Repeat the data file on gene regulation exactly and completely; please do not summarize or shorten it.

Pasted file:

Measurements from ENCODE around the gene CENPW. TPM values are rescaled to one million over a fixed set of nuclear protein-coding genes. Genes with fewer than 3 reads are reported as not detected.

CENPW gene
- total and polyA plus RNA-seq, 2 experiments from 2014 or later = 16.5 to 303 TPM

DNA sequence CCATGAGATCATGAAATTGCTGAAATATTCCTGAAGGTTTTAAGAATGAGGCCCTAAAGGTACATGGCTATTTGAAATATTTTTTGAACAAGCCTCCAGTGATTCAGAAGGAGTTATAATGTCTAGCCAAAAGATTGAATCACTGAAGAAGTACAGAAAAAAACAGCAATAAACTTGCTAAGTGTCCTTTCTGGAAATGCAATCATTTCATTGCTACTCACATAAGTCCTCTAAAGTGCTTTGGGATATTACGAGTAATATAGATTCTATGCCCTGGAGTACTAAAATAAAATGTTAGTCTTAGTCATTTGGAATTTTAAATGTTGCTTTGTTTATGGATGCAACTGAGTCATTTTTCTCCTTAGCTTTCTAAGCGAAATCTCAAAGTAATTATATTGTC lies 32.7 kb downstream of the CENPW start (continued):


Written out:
Measurements from ENCODE around the gene CENPW. TPM values are rescaled to one million over a fixed set of nuclear protein-coding genes. Genes with fewer than 3 reads are reported as not detected.

CENPW gene
- total and polyA plus RNA-seq, 2 experiments from 2014 or later = 16.5 to 303 TPM

DNA sequence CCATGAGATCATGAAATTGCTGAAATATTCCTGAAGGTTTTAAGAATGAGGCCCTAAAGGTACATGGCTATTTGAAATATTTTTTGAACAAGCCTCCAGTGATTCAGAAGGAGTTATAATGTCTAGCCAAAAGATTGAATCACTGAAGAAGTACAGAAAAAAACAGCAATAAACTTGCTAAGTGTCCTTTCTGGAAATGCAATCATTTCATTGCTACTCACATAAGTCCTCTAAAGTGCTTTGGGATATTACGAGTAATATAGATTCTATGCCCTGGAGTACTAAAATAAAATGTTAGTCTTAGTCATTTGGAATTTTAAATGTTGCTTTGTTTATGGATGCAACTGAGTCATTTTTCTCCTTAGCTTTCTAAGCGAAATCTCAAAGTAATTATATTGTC lies 32.7 kb downstream of the CENPW start (continued):